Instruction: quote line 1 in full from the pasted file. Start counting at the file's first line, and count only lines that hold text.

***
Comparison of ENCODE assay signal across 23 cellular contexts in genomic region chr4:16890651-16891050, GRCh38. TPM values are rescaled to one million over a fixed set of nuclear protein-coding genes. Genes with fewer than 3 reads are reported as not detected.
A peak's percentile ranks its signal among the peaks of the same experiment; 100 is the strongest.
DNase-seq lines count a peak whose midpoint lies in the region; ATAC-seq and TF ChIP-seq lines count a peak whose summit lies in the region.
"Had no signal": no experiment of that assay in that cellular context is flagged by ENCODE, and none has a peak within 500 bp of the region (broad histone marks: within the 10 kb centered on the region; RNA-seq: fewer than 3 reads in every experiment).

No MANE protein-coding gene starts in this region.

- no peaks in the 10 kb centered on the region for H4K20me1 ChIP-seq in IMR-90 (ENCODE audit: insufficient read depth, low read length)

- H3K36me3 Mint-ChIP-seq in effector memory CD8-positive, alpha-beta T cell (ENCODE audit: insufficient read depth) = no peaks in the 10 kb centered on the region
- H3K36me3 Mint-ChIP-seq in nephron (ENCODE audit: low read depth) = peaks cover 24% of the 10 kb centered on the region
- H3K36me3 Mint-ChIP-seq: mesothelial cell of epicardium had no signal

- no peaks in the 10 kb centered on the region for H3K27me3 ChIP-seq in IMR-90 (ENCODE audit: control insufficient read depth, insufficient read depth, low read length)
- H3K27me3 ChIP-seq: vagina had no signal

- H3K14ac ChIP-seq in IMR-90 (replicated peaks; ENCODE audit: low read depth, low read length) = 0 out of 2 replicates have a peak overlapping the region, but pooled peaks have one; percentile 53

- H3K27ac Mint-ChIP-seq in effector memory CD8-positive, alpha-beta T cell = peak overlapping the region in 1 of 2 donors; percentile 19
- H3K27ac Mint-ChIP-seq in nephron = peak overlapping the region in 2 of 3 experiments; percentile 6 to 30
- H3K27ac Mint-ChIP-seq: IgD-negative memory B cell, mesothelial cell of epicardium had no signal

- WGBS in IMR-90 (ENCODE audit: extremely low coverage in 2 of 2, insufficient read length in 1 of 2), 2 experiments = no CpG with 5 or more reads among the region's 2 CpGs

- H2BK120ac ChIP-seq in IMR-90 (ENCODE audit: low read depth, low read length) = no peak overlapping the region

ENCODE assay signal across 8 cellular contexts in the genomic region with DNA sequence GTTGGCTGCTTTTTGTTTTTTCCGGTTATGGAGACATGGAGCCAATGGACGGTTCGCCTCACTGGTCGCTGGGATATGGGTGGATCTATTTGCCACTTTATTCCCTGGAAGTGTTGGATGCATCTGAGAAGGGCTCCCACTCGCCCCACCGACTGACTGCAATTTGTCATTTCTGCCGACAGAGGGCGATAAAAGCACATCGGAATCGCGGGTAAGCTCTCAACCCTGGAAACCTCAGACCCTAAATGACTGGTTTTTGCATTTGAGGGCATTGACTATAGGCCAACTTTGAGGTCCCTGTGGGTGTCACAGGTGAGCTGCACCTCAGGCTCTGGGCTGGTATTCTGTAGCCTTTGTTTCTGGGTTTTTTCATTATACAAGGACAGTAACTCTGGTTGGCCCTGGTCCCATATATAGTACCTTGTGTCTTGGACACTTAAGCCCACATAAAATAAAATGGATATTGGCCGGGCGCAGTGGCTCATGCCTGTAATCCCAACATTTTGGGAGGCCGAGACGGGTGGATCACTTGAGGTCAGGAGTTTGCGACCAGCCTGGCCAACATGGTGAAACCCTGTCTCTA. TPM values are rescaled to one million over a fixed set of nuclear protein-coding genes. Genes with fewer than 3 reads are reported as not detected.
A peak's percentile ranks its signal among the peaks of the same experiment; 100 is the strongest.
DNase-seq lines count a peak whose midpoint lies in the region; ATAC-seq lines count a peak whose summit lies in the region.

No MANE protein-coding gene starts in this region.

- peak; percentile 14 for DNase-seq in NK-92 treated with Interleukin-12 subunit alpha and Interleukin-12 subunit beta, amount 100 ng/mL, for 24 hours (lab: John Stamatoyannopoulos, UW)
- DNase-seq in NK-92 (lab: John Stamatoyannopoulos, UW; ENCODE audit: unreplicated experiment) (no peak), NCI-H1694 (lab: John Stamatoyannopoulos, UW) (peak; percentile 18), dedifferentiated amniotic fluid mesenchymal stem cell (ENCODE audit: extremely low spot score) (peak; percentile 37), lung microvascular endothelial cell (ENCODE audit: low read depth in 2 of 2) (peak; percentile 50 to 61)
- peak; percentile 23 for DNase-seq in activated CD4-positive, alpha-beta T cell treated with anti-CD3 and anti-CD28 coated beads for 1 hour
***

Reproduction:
Comparison of ENCODE assay signal across 23 cellular contexts in genomic region chr4:16890651-16891050, GRCh38. TPM values are rescaled to one million over a fixed set of nuclear protein-coding genes. Genes with fewer than 3 reads are reported as not detected.